Mountain biking is the sport of riding bicycles off-road, often over rough terrain, using specially designed mountain bikes. Mountain bikes share similarities with other bikes but incorporate features designed to enhance durability and performance in rough terrain. Mountain biking can generally be broken down into multiple categories: cross country, trail riding, all mountain, downhill, freeride and dirt jumping. However, the majority of mountain biking falls into the categories of Trail and Cross Country riding styles.
The sport requires endurance, core strength and balance, bike handling skills, and self-reliance. Advanced riders pursue both steep technical descents and high incline climbs. In the case of freeride, downhill, and dirt jumping, aerial maneuvers are performed off both natural features and specially constructed jumps and ramps.
Mountain bikers ride on off-road trails such as singletrack, back-country roads, fire roads, and often venture to ski resorts that stay open in the summer for such activities. Because riders are often far from civilization, there is a strong ethic of self-reliance in the sport. Riders learn to repair broken bikes and flat tires to avoid being stranded. Many riders carry a backpack, including water, food, tools for trailside repairs, and a first aid kit in case of injury. Group rides are common, especially on longer treks. Mountain bike orienteering adds the skill of map navigation to mountain biking.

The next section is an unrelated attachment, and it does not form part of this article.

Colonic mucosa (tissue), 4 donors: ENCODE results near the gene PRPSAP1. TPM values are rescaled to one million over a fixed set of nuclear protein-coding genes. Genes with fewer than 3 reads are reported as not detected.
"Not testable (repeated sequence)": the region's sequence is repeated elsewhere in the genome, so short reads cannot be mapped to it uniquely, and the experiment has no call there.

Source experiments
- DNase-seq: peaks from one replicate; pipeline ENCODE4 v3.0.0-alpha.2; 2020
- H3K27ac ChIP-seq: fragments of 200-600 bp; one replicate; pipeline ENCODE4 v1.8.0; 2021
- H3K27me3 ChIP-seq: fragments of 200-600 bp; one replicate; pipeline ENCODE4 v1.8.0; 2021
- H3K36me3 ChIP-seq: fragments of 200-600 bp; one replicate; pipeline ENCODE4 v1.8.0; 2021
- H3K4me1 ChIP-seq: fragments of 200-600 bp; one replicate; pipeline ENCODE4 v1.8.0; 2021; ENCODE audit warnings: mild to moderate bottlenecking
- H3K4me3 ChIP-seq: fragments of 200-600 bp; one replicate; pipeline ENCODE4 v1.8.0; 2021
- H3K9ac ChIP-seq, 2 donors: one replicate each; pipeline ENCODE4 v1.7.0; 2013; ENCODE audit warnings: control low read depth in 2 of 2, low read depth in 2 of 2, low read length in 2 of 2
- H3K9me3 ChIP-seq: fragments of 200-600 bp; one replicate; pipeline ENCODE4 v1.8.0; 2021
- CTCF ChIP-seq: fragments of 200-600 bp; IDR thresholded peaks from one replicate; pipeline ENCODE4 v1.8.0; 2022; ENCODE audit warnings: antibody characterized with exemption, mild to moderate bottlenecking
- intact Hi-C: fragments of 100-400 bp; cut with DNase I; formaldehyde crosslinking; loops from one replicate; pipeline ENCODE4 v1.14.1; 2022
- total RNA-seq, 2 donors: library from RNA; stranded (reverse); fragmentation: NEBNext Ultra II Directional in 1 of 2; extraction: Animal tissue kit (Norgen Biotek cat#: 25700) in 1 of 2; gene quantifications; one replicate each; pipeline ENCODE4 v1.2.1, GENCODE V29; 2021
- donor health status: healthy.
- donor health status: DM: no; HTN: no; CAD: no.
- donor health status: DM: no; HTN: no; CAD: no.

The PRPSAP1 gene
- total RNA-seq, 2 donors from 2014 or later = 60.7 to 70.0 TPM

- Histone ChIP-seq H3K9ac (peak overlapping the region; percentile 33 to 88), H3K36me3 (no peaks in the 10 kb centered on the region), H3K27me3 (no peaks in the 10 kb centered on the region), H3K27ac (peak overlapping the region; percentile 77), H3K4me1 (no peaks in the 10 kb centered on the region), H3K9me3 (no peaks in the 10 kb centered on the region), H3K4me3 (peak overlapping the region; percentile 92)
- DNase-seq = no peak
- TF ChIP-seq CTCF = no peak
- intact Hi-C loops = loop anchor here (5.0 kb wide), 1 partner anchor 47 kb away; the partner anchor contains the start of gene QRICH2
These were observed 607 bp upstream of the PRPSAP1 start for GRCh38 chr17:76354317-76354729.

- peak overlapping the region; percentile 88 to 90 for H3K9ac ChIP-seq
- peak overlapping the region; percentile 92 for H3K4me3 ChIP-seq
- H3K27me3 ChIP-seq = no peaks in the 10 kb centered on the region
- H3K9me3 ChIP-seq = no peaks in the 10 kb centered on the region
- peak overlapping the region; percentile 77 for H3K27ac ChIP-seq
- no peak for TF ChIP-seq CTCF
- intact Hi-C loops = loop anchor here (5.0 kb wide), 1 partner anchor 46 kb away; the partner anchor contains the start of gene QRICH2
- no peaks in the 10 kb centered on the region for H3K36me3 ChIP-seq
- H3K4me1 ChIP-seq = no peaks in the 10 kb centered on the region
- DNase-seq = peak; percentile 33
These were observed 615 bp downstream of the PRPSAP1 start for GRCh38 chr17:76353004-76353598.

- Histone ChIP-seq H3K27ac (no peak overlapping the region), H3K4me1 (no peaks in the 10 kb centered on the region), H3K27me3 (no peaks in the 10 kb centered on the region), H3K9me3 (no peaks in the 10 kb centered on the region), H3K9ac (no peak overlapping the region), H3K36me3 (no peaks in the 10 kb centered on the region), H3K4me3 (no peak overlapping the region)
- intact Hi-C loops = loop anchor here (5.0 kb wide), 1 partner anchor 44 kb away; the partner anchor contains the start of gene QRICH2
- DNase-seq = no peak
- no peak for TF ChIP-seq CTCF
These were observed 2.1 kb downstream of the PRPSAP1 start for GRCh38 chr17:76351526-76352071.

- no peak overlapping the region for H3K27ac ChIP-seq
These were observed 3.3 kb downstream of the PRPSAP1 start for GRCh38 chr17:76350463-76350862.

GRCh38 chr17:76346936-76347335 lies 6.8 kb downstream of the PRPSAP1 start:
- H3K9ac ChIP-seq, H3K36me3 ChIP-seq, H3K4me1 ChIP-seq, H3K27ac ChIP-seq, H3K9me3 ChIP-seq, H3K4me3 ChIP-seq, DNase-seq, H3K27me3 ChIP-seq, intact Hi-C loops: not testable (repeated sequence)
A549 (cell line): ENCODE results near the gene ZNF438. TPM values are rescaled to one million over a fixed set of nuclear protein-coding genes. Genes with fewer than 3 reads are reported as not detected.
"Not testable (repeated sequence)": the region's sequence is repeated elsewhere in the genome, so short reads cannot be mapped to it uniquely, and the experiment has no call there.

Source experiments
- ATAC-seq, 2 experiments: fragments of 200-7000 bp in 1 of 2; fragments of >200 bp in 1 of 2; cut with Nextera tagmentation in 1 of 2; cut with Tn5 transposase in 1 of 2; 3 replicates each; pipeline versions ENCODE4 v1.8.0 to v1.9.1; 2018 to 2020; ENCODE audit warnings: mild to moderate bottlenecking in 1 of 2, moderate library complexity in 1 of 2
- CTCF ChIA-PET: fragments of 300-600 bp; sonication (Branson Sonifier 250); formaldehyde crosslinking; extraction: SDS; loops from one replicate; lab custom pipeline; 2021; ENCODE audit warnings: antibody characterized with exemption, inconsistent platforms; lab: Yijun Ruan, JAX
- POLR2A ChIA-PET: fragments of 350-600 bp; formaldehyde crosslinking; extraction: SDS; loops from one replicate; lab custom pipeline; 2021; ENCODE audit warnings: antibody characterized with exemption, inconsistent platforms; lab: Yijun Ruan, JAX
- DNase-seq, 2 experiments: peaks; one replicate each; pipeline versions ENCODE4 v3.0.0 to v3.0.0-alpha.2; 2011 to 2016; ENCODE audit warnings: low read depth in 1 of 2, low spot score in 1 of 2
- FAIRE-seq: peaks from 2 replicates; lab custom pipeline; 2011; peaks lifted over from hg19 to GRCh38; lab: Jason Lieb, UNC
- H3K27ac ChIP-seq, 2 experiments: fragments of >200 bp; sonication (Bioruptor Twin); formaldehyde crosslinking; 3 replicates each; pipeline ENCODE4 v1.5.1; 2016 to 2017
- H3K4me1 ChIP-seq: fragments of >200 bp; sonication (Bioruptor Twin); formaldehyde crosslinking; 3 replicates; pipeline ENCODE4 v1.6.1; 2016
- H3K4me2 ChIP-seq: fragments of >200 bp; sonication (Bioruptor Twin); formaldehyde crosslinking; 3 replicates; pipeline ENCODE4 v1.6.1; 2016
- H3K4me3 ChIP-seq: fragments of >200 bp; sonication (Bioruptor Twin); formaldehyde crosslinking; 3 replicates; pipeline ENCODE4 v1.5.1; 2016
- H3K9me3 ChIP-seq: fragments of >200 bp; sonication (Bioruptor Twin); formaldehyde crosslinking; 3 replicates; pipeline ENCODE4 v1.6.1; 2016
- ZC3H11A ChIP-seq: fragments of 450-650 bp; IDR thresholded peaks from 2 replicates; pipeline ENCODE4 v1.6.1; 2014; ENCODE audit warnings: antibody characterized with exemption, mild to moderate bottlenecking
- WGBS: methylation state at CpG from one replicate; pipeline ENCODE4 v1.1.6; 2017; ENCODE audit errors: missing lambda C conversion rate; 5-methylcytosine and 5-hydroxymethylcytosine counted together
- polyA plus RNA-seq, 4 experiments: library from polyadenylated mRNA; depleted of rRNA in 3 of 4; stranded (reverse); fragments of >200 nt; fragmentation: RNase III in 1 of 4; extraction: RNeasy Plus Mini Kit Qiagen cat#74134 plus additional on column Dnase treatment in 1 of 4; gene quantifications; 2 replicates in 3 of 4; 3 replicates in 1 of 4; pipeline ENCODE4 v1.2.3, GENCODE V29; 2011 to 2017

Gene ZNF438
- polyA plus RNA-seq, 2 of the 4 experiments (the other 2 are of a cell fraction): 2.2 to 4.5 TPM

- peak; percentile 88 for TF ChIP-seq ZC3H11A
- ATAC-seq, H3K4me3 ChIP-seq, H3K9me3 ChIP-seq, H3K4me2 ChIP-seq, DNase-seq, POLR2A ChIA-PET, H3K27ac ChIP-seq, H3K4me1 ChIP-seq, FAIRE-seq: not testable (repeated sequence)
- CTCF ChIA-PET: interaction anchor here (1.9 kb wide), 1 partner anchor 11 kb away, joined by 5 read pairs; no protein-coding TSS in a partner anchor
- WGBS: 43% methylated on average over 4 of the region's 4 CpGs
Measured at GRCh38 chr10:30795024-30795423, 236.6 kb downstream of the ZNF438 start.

One of the trends to look at is the number of Americans who commute to work on a bicycle has grown steadily since 2000. 47 percent on average but by as much as 80 percent in bicycle friendly cities like NYC and San Francisco.
E-bike use in the US is forecast to grow. With breakthroughs in battery technology, lighter and cheaper bikes, along with forecasts for increased gas prices, the US is poised to experience similar growth in E-bike sales as Europe did in the last decade.
One of the biggest reasons for forecast growth in E-bike adaption is the increased investment in bike infrastructure around the country. Cities and towns have begun to see the importance in alternative transportation and have invested in bike paths, trails and shared roadway for bicycles.
E-bike sales are expected to grow by 22% in North America by 2018. The question isn’t if America will see an e-bike boom, but rather, how soon.